A Personal Journey
I shared with the 16th St. Heights Civic Association why running for State Board of Education is a personal journey to serve our children, educators, and families.
In fourth grade, I struggled to master the concept of fractions. I looked at the sliced pizza drawn on the chalkboard and I didn't get it. In 2018, PARCC scores show there are still many fourth graders (29.4% proficient in math) who are struggling as I once did.
The State Board of Education has the responsibility to monitor students' progress toward academic proficiency, and college and career readiness. I am encouraged by Bold Performance Schools in Ward 4, Truesdell and Barnard Elementary schools, that outperformed expectations on the 2018 PARCC assessment. Let's hear more about what's working.
One day in fifth grade, I came to school with my hair not quite "done". In the busy-ness of getting ready for school, either I or my mother--a working teacher, mother of five children--forgot to brush and braid my hair. My teacher quietly pulled me aside, took care of my hair, and sent me back to my desk to work. She cared about me looking my best, so I could do my best. The State Board of Education must focus on retaining and developing effective, caring educators.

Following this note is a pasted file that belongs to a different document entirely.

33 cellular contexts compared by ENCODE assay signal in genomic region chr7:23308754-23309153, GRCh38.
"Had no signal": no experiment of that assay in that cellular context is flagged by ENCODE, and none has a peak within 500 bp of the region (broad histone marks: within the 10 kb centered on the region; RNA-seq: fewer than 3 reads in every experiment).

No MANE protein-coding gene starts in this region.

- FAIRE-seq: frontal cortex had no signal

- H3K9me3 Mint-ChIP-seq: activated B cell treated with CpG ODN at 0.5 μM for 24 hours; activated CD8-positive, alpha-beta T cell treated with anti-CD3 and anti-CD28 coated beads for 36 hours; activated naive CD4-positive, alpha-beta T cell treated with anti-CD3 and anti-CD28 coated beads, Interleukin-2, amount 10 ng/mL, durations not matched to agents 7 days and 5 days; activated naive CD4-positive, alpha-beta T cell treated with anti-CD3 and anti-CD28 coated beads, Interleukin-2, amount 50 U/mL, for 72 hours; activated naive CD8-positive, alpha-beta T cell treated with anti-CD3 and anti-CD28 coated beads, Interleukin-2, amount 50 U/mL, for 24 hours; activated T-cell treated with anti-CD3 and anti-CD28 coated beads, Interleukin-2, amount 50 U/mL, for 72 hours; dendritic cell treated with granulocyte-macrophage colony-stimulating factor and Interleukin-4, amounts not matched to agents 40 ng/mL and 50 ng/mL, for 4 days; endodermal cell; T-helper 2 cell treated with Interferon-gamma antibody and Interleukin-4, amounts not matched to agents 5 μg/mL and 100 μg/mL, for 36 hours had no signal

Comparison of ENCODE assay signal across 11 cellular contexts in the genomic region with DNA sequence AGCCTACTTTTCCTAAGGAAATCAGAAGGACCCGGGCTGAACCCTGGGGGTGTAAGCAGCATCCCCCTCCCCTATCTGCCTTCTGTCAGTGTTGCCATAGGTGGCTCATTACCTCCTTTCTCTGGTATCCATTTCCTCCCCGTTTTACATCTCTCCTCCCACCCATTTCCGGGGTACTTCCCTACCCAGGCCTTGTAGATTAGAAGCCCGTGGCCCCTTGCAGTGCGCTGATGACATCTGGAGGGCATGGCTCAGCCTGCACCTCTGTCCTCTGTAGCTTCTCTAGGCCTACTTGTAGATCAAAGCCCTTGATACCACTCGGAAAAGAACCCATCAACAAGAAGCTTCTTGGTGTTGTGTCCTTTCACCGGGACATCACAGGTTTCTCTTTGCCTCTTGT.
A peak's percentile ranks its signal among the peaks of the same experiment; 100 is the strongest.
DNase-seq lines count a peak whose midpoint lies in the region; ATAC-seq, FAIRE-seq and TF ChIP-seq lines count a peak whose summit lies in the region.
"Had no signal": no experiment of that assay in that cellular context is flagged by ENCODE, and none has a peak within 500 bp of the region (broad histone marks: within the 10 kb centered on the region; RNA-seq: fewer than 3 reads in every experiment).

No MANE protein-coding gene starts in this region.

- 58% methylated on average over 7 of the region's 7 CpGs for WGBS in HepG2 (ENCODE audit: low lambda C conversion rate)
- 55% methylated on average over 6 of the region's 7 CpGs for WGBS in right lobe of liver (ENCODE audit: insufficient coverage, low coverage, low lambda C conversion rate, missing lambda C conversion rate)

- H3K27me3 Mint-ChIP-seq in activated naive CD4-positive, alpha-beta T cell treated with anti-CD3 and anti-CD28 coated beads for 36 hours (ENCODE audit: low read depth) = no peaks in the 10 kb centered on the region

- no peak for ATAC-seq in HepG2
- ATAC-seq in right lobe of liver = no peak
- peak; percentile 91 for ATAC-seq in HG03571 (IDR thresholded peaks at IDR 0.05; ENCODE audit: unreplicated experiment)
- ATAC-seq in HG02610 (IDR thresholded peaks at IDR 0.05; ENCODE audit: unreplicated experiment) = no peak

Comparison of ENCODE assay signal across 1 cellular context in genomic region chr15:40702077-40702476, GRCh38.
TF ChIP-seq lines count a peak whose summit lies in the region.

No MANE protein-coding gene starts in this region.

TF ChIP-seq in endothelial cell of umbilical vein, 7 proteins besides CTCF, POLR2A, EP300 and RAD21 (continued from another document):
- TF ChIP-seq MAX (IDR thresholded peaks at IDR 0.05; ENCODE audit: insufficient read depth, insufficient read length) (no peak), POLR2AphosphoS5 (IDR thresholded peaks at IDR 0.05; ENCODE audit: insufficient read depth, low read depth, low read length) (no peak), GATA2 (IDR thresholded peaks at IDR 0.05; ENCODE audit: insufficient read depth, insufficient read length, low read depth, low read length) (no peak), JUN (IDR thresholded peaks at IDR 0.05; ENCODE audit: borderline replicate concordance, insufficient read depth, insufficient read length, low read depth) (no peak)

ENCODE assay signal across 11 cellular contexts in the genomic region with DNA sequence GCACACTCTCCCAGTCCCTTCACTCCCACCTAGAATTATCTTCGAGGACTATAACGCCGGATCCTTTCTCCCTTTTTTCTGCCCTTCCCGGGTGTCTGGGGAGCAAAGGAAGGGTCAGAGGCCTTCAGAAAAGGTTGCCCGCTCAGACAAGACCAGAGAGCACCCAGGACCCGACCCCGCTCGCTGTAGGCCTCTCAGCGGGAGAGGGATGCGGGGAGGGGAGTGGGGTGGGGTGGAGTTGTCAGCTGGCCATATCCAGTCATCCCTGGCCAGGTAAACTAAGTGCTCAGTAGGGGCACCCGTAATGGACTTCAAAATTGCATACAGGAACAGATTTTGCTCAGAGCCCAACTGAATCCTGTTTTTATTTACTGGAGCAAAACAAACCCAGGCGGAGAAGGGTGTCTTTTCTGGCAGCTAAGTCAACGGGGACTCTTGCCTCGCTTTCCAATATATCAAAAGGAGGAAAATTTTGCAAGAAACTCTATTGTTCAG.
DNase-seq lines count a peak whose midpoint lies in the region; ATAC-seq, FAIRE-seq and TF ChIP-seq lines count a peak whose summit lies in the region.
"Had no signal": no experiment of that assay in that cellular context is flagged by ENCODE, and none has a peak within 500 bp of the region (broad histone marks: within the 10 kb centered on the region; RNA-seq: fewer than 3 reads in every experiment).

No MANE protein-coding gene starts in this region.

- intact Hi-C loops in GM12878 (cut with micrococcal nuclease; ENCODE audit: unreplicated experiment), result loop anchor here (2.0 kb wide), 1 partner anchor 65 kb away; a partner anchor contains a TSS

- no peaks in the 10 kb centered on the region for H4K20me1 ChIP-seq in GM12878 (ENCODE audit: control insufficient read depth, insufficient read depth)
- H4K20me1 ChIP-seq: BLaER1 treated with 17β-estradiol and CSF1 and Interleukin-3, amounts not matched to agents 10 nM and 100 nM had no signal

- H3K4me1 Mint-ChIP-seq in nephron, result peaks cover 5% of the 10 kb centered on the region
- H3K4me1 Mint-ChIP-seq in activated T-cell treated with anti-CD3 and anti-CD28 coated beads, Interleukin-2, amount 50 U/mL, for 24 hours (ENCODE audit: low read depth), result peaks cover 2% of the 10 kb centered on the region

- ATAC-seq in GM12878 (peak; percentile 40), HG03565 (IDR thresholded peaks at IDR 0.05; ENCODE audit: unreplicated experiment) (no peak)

Recently, as an operations manager, I had the opportunity to sit side-by-side with a young mother to figure out how to get to school from her temporary home. There was no easy path to travel from one end of the city to the other, but we pieced it together. In a resource-rich city, we can do better.
The State Board of Education can advise city agencies to align resources to remove barriers to school attendance for our most vulnerable families.
President Obama said ordinary people can do extraordinary things. I am infinitely encouraged by the extraordinary work we ordinary people can do for our children, educators, and families.